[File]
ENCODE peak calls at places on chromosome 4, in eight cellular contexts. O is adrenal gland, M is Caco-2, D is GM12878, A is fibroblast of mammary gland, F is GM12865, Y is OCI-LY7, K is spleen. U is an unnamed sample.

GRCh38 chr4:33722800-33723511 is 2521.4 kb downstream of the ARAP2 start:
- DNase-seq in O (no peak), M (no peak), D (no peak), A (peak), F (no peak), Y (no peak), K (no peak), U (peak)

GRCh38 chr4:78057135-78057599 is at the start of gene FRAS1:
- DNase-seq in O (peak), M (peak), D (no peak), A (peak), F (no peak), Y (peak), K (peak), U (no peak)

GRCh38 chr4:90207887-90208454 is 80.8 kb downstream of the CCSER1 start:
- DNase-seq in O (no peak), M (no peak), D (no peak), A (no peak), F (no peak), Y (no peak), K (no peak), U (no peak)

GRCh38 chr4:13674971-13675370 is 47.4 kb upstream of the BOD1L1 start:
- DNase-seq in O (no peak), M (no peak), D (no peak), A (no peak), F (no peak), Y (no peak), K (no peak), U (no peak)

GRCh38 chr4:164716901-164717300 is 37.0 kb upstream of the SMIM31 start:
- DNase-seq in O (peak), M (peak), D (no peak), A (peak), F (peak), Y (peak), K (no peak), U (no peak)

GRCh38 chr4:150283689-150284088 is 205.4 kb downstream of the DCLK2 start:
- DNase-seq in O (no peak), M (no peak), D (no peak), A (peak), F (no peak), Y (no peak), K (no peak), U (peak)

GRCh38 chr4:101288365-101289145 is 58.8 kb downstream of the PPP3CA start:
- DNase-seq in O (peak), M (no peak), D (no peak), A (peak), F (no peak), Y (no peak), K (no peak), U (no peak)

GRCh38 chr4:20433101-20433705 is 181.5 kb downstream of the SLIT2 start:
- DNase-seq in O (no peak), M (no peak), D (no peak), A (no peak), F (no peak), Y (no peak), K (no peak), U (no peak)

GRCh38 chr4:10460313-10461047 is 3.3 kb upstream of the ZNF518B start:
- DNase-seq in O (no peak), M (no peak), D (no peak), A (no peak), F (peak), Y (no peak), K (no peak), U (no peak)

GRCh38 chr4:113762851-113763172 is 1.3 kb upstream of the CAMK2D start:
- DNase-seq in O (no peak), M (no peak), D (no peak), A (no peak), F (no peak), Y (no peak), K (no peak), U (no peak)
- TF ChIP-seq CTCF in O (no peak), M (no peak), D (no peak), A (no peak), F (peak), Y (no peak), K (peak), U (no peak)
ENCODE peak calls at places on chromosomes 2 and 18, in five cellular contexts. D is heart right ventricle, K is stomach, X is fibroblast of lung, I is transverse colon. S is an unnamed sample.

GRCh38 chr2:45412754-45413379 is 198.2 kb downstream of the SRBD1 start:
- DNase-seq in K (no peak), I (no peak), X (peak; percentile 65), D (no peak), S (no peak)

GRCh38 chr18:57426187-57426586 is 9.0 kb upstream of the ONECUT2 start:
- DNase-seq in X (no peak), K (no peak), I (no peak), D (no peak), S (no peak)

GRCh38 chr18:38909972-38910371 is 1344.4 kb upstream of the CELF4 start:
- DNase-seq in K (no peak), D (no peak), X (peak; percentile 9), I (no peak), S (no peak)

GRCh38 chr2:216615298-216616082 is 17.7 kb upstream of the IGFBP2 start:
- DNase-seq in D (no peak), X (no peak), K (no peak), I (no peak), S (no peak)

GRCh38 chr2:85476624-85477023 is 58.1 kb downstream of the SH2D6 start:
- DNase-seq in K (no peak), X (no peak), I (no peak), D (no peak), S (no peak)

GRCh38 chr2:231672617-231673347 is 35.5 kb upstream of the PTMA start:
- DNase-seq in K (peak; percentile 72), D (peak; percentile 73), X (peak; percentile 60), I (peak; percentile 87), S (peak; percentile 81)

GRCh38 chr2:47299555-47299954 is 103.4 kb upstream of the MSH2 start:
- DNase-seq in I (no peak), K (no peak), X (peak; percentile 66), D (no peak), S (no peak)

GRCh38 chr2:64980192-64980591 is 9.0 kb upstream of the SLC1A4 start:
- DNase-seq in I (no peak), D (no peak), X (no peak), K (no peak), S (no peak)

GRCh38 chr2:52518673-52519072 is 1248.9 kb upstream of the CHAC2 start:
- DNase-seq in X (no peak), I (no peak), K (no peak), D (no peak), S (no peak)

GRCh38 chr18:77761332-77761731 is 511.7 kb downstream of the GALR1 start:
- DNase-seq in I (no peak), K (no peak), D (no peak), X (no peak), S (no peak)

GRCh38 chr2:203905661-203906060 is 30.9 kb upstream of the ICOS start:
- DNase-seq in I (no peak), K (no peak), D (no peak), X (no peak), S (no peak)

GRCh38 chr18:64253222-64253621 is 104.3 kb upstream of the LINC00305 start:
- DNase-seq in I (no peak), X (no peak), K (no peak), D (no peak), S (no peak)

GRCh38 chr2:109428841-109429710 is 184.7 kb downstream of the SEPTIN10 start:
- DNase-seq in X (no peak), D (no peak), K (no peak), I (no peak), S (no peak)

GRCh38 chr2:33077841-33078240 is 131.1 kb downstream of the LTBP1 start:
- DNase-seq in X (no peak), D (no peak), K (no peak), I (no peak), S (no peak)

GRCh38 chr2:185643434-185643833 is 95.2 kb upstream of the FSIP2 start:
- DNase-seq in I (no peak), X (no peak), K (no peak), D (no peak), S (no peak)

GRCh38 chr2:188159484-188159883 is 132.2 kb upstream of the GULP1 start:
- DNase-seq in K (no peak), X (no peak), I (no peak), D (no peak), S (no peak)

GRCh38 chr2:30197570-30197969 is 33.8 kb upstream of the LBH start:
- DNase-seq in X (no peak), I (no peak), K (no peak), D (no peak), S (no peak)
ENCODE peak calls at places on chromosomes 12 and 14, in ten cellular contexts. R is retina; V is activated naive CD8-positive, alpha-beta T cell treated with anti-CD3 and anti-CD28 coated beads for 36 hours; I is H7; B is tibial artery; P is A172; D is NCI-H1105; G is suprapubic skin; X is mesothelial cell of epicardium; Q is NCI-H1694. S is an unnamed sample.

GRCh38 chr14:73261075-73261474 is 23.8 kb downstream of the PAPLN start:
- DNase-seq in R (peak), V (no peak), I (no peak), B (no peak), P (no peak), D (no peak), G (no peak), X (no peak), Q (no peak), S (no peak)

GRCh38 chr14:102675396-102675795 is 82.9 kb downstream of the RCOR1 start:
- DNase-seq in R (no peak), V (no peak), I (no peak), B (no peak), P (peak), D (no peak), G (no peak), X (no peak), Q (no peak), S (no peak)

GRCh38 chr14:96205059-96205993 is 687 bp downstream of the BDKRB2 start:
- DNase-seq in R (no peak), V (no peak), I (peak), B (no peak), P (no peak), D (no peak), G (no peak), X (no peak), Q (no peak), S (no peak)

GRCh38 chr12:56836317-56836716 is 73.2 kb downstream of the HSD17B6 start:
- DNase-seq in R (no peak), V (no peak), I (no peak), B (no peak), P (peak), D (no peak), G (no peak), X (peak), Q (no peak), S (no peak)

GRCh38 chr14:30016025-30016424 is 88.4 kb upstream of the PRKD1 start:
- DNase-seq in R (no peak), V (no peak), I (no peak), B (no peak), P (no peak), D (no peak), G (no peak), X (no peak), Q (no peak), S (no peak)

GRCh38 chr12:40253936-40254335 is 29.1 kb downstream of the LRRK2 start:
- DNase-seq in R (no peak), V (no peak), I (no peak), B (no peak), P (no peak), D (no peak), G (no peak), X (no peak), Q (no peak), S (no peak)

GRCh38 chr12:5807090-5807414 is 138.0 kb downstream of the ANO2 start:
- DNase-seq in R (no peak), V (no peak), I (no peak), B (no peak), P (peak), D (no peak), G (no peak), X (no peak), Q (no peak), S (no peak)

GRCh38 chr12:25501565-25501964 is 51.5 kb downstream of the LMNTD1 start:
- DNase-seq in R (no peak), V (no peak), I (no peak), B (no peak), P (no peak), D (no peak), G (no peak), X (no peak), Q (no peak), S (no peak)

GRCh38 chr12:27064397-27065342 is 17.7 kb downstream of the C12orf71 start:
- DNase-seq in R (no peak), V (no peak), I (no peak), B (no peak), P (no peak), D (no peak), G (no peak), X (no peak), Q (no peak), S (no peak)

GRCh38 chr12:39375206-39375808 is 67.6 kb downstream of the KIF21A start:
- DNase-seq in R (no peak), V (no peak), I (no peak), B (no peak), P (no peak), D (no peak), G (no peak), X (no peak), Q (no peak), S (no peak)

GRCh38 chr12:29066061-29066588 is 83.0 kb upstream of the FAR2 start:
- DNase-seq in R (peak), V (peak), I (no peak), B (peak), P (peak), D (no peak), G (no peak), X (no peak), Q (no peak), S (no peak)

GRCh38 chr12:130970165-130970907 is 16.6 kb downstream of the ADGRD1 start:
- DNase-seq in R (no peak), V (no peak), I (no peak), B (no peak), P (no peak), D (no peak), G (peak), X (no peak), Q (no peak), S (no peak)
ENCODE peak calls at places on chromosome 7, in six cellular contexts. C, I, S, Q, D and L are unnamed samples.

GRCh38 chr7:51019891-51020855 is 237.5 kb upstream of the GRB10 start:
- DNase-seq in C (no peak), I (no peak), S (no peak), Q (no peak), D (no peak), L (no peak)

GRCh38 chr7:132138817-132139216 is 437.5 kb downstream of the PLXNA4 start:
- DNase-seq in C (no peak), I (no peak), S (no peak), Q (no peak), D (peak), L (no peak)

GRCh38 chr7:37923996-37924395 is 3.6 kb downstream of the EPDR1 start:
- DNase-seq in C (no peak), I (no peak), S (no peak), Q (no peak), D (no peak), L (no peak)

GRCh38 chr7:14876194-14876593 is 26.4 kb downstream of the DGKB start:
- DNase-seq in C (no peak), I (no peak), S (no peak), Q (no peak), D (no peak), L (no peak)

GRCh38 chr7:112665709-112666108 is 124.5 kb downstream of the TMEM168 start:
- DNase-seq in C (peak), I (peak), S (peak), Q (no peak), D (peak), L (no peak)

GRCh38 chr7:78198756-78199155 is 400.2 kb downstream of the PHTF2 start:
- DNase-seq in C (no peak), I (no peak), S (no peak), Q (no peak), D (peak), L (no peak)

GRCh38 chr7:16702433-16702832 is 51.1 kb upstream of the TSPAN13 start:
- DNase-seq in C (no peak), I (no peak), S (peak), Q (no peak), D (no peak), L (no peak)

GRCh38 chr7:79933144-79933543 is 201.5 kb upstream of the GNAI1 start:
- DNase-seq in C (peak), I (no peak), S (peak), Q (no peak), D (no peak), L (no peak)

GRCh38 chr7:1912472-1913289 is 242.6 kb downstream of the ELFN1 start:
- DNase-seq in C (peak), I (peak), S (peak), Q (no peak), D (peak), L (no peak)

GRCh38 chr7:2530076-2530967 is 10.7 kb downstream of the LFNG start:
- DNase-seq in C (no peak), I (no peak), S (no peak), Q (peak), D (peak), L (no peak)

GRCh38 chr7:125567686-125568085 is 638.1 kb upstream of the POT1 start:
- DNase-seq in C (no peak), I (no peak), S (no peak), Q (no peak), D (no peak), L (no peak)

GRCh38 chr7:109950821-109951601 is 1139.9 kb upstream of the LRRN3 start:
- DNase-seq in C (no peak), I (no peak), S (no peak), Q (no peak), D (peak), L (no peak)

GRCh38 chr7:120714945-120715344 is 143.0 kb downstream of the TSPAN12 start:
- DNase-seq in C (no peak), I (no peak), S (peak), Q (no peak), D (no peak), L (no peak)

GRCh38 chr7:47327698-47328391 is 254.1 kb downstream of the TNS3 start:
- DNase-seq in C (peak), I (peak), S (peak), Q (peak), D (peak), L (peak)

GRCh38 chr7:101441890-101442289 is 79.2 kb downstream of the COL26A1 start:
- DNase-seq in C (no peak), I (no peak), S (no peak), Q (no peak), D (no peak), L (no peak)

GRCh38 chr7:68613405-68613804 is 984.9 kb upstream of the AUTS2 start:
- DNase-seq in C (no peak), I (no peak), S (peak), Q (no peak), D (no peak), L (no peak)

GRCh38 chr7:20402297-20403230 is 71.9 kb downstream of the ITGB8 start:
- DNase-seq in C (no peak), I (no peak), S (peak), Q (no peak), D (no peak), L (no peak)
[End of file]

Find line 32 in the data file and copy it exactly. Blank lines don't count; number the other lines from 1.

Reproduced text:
GRCh38 chr2:85476624-85477023 is 58.1 kb downstream of the SH2D6 start: